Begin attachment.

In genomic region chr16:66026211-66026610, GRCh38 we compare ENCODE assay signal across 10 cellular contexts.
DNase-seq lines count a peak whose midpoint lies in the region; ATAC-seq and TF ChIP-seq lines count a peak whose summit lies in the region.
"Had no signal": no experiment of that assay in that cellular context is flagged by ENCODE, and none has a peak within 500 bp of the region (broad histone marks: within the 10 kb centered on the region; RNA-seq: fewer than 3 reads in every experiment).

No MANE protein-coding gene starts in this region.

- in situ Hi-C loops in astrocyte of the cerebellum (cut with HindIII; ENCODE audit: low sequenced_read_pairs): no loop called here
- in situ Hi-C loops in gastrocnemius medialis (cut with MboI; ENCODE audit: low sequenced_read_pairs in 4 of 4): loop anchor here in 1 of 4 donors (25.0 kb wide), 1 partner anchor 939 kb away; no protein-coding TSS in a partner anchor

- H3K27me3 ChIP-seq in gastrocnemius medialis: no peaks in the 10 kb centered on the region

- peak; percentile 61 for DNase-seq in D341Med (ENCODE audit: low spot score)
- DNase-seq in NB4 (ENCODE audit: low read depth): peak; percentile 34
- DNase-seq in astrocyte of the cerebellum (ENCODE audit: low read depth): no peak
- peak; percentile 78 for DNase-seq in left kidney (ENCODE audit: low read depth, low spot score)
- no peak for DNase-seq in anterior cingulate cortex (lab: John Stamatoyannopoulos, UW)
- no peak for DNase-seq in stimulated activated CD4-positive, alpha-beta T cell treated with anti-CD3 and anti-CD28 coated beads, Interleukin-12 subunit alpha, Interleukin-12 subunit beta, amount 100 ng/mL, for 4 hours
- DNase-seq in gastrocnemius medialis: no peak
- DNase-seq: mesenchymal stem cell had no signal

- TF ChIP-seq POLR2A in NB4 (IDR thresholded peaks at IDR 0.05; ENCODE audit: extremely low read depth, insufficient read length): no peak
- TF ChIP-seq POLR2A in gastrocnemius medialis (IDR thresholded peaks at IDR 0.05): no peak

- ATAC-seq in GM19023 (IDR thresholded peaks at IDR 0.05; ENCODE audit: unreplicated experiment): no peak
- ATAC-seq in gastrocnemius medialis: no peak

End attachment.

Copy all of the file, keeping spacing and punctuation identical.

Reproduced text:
In genomic region chr16:66026211-66026610, GRCh38 we compare ENCODE assay signal across 10 cellular contexts.
DNase-seq lines count a peak whose midpoint lies in the region; ATAC-seq and TF ChIP-seq lines count a peak whose summit lies in the region.
"Had no signal": no experiment of that assay in that cellular context is flagged by ENCODE, and none has a peak within 500 bp of the region (broad histone marks: within the 10 kb centered on the region; RNA-seq: fewer than 3 reads in every experiment).

No MANE protein-coding gene starts in this region.

- in situ Hi-C loops in astrocyte of the cerebellum (cut with HindIII; ENCODE audit: low sequenced_read_pairs): no loop called here
- in situ Hi-C loops in gastrocnemius medialis (cut with MboI; ENCODE audit: low sequenced_read_pairs in 4 of 4): loop anchor here in 1 of 4 donors (25.0 kb wide), 1 partner anchor 939 kb away; no protein-coding TSS in a partner anchor

- H3K27me3 ChIP-seq in gastrocnemius medialis: no peaks in the 10 kb centered on the region

- peak; percentile 61 for DNase-seq in D341Med (ENCODE audit: low spot score)
- DNase-seq in NB4 (ENCODE audit: low read depth): peak; percentile 34
- DNase-seq in astrocyte of the cerebellum (ENCODE audit: low read depth): no peak
- peak; percentile 78 for DNase-seq in left kidney (ENCODE audit: low read depth, low spot score)
- no peak for DNase-seq in anterior cingulate cortex (lab: John Stamatoyannopoulos, UW)
- no peak for DNase-seq in stimulated activated CD4-positive, alpha-beta T cell treated with anti-CD3 and anti-CD28 coated beads, Interleukin-12 subunit alpha, Interleukin-12 subunit beta, amount 100 ng/mL, for 4 hours
- DNase-seq in gastrocnemius medialis: no peak
- DNase-seq: mesenchymal stem cell had no signal

- TF ChIP-seq POLR2A in NB4 (IDR thresholded peaks at IDR 0.05; ENCODE audit: extremely low read depth, insufficient read length): no peak
- TF ChIP-seq POLR2A in gastrocnemius medialis (IDR thresholded peaks at IDR 0.05): no peak

- ATAC-seq in GM19023 (IDR thresholded peaks at IDR 0.05; ENCODE audit: unreplicated experiment): no peak
- ATAC-seq in gastrocnemius medialis: no peak